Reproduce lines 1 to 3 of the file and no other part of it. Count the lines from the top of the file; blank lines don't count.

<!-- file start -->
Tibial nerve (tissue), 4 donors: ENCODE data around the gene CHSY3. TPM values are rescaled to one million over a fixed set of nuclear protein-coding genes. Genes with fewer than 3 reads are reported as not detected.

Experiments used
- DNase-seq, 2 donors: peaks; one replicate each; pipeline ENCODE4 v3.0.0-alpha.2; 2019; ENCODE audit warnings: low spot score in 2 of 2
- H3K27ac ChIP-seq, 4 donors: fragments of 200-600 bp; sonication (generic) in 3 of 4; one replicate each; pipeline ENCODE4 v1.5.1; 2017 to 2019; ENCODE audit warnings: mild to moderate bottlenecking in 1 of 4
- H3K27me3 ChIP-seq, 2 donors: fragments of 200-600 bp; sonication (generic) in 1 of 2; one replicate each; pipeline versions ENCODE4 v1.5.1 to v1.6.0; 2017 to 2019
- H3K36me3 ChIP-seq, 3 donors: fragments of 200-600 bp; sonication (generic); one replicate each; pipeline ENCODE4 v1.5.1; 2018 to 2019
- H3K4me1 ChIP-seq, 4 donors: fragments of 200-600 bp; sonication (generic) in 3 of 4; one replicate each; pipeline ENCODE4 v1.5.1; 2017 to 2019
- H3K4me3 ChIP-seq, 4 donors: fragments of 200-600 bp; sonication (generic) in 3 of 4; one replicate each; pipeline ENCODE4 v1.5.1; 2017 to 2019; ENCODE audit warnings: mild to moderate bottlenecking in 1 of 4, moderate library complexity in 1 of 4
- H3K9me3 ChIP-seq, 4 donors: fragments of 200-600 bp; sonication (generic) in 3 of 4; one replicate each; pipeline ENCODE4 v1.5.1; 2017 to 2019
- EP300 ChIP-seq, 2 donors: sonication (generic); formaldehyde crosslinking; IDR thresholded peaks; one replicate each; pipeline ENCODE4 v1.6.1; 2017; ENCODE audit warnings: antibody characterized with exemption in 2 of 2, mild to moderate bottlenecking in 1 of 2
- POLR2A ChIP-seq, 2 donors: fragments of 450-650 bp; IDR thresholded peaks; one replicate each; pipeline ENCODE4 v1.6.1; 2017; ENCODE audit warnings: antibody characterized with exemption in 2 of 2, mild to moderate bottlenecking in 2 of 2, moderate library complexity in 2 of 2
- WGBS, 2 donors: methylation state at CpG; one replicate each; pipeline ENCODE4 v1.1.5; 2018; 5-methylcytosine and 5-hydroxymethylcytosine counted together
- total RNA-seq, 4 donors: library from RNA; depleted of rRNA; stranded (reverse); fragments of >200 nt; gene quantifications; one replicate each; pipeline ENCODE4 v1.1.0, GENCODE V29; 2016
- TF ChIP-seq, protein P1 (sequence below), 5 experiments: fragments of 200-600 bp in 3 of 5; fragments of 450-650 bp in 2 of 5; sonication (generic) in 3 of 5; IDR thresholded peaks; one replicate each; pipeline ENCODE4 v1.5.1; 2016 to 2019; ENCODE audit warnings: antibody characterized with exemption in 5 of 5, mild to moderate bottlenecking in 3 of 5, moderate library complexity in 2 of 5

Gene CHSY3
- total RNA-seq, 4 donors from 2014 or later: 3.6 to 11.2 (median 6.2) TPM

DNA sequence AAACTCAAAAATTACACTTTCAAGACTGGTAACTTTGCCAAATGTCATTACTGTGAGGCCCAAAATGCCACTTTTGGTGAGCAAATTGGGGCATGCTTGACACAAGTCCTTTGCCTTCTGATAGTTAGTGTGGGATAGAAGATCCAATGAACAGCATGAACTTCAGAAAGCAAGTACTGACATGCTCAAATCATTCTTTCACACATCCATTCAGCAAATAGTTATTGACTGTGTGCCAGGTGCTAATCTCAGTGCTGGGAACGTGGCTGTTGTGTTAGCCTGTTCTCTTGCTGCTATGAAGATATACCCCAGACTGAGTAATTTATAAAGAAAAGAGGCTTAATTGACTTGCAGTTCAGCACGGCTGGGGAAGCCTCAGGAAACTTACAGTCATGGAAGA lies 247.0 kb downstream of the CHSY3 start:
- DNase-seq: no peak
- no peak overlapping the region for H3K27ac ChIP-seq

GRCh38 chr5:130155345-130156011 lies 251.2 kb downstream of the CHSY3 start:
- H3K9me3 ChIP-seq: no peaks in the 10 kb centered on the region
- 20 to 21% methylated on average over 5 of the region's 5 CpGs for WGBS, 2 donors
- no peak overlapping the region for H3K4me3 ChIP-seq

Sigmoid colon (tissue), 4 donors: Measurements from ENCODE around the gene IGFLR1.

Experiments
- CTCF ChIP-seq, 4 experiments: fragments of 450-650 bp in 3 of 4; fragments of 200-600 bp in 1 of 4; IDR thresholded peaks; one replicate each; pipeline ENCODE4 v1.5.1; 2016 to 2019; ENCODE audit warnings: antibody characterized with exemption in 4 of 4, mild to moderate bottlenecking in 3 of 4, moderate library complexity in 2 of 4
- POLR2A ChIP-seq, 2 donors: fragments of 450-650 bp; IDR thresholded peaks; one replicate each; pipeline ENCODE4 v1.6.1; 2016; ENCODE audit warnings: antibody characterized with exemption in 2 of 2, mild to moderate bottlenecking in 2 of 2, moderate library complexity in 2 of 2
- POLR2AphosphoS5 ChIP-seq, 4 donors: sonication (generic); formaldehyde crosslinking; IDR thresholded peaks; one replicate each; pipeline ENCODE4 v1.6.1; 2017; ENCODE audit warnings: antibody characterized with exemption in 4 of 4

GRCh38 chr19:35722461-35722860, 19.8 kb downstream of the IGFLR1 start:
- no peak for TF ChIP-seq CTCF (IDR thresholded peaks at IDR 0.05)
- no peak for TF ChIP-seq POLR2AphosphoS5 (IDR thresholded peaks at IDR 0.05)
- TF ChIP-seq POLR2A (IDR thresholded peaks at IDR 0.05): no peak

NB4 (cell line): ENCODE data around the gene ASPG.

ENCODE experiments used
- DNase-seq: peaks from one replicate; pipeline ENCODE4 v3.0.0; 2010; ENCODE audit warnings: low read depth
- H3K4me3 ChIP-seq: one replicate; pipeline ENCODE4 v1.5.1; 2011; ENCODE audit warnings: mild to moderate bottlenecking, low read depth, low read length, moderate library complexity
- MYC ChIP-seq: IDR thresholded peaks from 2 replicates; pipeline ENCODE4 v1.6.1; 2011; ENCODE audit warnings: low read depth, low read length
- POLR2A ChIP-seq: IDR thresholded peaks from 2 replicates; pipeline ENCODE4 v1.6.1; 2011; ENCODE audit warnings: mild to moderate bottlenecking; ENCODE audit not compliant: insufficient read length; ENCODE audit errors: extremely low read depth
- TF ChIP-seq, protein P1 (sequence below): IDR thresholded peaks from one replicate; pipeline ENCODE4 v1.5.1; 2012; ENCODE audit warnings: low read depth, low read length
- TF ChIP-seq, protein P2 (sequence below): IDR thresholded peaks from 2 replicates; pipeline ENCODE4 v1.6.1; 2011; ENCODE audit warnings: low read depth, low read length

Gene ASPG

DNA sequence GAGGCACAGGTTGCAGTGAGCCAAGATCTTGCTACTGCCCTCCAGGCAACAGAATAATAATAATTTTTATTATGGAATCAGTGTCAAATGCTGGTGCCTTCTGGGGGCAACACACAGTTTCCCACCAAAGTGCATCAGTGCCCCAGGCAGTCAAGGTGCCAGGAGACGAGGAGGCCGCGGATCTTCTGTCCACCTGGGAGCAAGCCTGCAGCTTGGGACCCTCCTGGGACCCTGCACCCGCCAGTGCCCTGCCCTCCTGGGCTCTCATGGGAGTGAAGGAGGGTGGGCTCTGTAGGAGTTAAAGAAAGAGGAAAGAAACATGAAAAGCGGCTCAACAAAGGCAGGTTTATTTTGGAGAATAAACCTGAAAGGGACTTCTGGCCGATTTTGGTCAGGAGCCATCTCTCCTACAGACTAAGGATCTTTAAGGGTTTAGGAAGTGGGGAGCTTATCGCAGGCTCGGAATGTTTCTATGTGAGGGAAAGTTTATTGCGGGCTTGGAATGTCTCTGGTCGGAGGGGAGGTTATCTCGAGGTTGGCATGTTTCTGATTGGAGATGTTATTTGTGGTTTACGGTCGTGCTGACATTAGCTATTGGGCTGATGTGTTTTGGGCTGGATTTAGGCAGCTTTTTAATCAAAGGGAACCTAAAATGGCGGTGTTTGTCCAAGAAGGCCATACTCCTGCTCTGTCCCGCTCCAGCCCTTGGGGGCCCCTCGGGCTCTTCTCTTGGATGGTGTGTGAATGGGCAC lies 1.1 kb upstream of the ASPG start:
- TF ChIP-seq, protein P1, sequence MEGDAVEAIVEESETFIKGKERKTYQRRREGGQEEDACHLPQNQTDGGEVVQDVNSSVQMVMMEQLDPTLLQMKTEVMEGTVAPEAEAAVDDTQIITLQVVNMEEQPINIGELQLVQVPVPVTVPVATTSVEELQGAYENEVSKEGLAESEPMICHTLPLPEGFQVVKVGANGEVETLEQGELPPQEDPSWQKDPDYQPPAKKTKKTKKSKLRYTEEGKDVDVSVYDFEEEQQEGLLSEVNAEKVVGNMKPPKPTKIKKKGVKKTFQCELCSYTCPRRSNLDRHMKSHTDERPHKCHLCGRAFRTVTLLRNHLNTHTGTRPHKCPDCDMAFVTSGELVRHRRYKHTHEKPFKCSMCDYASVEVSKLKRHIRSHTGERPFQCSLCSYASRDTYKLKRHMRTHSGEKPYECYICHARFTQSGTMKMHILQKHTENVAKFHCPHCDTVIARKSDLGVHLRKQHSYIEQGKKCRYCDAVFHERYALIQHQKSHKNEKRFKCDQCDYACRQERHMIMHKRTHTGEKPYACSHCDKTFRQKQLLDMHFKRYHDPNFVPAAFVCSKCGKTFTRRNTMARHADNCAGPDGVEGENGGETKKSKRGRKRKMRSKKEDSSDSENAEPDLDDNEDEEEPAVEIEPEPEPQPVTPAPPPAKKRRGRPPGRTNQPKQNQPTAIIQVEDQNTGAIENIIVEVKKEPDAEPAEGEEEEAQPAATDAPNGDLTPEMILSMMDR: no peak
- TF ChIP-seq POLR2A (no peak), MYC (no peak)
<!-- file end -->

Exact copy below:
Tibial nerve (tissue), 4 donors: ENCODE data around the gene CHSY3. TPM values are rescaled to one million over a fixed set of nuclear protein-coding genes. Genes with fewer than 3 reads are reported as not detected.

Experiments used
- DNase-seq, 2 donors: peaks; one replicate each; pipeline ENCODE4 v3.0.0-alpha.2; 2019; ENCODE audit warnings: low spot score in 2 of 2